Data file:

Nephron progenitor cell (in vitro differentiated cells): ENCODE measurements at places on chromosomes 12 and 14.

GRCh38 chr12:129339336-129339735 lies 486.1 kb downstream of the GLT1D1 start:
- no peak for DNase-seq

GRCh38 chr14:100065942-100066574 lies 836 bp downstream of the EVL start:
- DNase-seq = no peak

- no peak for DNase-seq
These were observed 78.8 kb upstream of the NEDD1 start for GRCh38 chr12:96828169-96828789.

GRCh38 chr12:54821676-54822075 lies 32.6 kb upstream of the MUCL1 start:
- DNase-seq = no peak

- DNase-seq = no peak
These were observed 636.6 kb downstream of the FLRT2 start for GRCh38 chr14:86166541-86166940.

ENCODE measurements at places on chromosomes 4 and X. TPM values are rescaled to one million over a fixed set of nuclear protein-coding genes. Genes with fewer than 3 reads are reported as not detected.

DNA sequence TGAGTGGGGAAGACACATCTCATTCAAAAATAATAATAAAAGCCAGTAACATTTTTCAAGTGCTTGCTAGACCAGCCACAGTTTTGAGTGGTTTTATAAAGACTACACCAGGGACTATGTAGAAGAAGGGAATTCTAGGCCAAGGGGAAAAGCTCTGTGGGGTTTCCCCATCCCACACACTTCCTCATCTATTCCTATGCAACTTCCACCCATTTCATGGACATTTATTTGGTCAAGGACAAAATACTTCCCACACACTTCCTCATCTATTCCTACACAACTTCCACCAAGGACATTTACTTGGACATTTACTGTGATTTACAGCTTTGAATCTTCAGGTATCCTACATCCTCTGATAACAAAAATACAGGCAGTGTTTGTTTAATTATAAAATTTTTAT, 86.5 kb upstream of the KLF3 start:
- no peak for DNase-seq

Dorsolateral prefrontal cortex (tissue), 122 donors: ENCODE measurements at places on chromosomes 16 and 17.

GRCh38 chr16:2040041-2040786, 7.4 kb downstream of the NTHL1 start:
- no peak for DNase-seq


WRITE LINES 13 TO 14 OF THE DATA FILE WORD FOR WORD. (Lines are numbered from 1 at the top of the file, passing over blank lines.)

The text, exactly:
DNA sequence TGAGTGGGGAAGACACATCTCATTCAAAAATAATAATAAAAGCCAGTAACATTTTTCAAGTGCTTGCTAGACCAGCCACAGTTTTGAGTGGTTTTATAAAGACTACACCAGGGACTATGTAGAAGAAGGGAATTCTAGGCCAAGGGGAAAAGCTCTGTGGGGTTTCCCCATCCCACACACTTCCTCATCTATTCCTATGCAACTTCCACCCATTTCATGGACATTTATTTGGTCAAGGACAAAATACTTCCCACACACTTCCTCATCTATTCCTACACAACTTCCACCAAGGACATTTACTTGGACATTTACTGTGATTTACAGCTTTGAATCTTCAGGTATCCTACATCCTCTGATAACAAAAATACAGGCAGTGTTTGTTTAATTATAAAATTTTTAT, 86.5 kb upstream of the KLF3 start:
- no peak for DNase-seq